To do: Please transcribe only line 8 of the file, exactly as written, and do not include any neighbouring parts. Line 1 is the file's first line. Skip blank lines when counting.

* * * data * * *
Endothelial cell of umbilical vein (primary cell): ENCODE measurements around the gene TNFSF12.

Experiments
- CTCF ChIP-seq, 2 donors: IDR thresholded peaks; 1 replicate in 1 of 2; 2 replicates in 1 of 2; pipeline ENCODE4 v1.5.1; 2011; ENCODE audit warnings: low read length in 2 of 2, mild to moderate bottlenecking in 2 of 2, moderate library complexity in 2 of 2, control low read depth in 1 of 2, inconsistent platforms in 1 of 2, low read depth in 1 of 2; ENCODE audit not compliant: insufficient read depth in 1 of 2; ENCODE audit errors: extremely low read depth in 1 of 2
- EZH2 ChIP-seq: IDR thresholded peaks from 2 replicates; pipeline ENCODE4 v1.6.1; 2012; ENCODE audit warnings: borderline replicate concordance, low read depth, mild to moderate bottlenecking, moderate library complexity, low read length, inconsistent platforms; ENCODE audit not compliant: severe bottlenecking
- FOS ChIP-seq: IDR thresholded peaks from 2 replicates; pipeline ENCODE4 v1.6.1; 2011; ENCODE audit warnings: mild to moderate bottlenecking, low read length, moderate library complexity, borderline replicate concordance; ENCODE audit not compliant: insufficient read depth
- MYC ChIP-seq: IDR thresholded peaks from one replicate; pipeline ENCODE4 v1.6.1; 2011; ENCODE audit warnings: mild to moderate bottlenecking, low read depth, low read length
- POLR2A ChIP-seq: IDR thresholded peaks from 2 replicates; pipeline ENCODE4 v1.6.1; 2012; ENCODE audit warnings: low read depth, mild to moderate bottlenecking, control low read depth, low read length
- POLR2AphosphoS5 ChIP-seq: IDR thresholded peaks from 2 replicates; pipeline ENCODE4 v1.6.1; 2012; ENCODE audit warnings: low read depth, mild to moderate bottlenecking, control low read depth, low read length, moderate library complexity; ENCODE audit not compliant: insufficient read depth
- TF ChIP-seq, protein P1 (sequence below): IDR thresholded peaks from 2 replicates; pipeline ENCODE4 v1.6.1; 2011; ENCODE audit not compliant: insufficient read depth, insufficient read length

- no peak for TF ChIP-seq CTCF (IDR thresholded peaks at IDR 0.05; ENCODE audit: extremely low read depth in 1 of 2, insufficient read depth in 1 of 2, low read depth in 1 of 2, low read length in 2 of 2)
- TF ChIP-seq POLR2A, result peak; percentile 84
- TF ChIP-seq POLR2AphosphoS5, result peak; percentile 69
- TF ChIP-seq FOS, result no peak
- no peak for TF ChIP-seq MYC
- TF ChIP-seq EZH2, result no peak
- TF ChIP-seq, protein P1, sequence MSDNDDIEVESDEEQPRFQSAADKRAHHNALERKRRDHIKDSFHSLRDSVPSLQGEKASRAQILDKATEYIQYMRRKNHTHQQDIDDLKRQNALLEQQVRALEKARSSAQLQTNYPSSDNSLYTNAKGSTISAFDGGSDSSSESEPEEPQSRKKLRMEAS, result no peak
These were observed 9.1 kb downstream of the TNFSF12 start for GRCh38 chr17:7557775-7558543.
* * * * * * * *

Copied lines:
- POLR2AphosphoS5 ChIP-seq: IDR thresholded peaks from 2 replicates; pipeline ENCODE4 v1.6.1; 2012; ENCODE audit warnings: low read depth, mild to moderate bottlenecking, control low read depth, low read length, moderate library complexity; ENCODE audit not compliant: insufficient read depth